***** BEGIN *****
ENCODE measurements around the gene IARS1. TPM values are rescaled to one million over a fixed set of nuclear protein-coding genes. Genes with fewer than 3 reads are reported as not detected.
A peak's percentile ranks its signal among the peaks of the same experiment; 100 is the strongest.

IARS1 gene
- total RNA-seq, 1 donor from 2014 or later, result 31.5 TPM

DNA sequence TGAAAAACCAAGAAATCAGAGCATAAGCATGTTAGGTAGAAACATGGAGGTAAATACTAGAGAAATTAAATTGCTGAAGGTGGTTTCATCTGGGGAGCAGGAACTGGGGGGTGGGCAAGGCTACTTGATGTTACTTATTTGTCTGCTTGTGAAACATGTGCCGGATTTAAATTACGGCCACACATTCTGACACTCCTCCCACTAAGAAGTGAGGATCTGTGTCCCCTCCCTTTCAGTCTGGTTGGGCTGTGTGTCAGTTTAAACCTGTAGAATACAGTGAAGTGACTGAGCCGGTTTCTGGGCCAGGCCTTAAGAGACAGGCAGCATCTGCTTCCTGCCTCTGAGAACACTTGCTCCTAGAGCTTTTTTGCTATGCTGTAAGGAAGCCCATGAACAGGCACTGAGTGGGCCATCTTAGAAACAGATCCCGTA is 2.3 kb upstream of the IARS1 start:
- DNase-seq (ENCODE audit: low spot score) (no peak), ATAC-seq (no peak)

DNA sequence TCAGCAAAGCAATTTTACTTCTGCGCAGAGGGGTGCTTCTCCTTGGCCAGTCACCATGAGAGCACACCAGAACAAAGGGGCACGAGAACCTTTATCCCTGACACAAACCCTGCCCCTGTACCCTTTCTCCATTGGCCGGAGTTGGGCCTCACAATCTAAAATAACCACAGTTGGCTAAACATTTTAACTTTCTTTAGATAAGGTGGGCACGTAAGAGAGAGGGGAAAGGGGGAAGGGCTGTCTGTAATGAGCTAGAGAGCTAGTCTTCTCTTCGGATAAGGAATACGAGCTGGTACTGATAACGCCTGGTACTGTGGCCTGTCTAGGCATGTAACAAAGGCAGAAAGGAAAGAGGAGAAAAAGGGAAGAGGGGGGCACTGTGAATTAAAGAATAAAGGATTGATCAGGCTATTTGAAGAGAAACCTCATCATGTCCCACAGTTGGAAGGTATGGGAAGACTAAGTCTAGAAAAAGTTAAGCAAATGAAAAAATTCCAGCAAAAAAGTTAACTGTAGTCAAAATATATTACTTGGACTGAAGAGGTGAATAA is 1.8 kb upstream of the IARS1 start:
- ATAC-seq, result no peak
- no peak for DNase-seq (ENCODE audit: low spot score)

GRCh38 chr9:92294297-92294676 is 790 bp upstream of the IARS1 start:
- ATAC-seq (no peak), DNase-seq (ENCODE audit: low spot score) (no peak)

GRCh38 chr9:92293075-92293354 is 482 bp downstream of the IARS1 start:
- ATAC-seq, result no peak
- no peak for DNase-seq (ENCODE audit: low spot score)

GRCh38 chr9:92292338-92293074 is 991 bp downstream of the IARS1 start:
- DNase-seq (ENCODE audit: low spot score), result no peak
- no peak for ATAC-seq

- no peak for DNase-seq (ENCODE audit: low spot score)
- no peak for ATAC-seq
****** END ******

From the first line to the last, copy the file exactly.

ENCODE measurements around the gene IARS1. TPM values are rescaled to one million over a fixed set of nuclear protein-coding genes. Genes with fewer than 3 reads are reported as not detected.
A peak's percentile ranks its signal among the peaks of the same experiment; 100 is the strongest.

IARS1 gene
- total RNA-seq, 1 donor from 2014 or later, result 31.5 TPM

DNA sequence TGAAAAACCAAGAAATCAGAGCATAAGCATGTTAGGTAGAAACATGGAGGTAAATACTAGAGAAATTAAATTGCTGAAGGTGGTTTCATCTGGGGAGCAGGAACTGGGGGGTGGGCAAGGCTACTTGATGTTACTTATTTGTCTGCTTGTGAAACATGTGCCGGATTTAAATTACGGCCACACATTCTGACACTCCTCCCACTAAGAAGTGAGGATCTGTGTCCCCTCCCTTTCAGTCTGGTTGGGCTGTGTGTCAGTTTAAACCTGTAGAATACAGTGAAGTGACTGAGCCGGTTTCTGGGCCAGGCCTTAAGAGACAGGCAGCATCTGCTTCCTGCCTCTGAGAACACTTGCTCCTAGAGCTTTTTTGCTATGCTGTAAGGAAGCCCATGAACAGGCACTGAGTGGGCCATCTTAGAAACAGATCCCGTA is 2.3 kb upstream of the IARS1 start:
- DNase-seq (ENCODE audit: low spot score) (no peak), ATAC-seq (no peak)

DNA sequence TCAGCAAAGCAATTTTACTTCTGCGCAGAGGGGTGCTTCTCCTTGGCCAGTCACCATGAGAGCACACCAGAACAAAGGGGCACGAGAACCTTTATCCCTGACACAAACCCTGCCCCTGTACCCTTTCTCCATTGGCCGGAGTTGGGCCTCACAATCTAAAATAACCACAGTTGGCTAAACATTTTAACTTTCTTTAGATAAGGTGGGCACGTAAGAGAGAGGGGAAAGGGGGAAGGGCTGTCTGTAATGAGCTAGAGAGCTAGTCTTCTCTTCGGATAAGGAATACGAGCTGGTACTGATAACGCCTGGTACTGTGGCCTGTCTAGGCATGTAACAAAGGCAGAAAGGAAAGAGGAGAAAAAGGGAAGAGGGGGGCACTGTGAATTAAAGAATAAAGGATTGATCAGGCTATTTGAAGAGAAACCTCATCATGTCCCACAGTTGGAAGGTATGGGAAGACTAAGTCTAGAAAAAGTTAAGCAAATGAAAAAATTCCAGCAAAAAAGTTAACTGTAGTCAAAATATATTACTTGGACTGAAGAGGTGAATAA is 1.8 kb upstream of the IARS1 start:
- ATAC-seq, result no peak
- no peak for DNase-seq (ENCODE audit: low spot score)

GRCh38 chr9:92294297-92294676 is 790 bp upstream of the IARS1 start:
- ATAC-seq (no peak), DNase-seq (ENCODE audit: low spot score) (no peak)

GRCh38 chr9:92293075-92293354 is 482 bp downstream of the IARS1 start:
- ATAC-seq, result no peak
- no peak for DNase-seq (ENCODE audit: low spot score)

GRCh38 chr9:92292338-92293074 is 991 bp downstream of the IARS1 start:
- DNase-seq (ENCODE audit: low spot score), result no peak
- no peak for ATAC-seq

- no peak for DNase-seq (ENCODE audit: low spot score)
- no peak for ATAC-seq